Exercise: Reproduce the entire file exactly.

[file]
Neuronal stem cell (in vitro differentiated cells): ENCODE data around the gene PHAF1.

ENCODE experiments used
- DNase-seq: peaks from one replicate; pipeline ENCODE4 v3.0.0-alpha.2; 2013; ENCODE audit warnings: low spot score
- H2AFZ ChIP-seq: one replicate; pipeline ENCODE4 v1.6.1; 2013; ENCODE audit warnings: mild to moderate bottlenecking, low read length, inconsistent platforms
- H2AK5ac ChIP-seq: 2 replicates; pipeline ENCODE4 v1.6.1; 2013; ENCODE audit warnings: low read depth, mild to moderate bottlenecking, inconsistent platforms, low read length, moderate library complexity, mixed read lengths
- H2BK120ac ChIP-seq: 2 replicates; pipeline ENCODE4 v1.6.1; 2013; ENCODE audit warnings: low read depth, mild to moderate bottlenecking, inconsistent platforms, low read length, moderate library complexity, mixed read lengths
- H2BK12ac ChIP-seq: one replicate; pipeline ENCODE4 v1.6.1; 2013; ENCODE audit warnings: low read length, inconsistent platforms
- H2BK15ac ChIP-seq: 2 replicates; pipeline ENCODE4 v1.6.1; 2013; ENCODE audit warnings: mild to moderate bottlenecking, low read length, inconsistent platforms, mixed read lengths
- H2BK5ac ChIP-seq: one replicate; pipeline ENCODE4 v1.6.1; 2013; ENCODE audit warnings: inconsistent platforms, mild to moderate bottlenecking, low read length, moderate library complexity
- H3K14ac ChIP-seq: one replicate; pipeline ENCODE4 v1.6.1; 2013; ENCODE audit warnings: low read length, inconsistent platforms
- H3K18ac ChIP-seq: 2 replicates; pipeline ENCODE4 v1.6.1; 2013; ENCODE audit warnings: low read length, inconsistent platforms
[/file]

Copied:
Neuronal stem cell (in vitro differentiated cells): ENCODE data around the gene PHAF1.

ENCODE experiments used
- DNase-seq: peaks from one replicate; pipeline ENCODE4 v3.0.0-alpha.2; 2013; ENCODE audit warnings: low spot score
- H2AFZ ChIP-seq: one replicate; pipeline ENCODE4 v1.6.1; 2013; ENCODE audit warnings: mild to moderate bottlenecking, low read length, inconsistent platforms
- H2AK5ac ChIP-seq: 2 replicates; pipeline ENCODE4 v1.6.1; 2013; ENCODE audit warnings: low read depth, mild to moderate bottlenecking, inconsistent platforms, low read length, moderate library complexity, mixed read lengths
- H2BK120ac ChIP-seq: 2 replicates; pipeline ENCODE4 v1.6.1; 2013; ENCODE audit warnings: low read depth, mild to moderate bottlenecking, inconsistent platforms, low read length, moderate library complexity, mixed read lengths
- H2BK12ac ChIP-seq: one replicate; pipeline ENCODE4 v1.6.1; 2013; ENCODE audit warnings: low read length, inconsistent platforms
- H2BK15ac ChIP-seq: 2 replicates; pipeline ENCODE4 v1.6.1; 2013; ENCODE audit warnings: mild to moderate bottlenecking, low read length, inconsistent platforms, mixed read lengths
- H2BK5ac ChIP-seq: one replicate; pipeline ENCODE4 v1.6.1; 2013; ENCODE audit warnings: inconsistent platforms, mild to moderate bottlenecking, low read length, moderate library complexity
- H3K14ac ChIP-seq: one replicate; pipeline ENCODE4 v1.6.1; 2013; ENCODE audit warnings: low read length, inconsistent platforms
- H3K18ac ChIP-seq: 2 replicates; pipeline ENCODE4 v1.6.1; 2013; ENCODE audit warnings: low read length, inconsistent platforms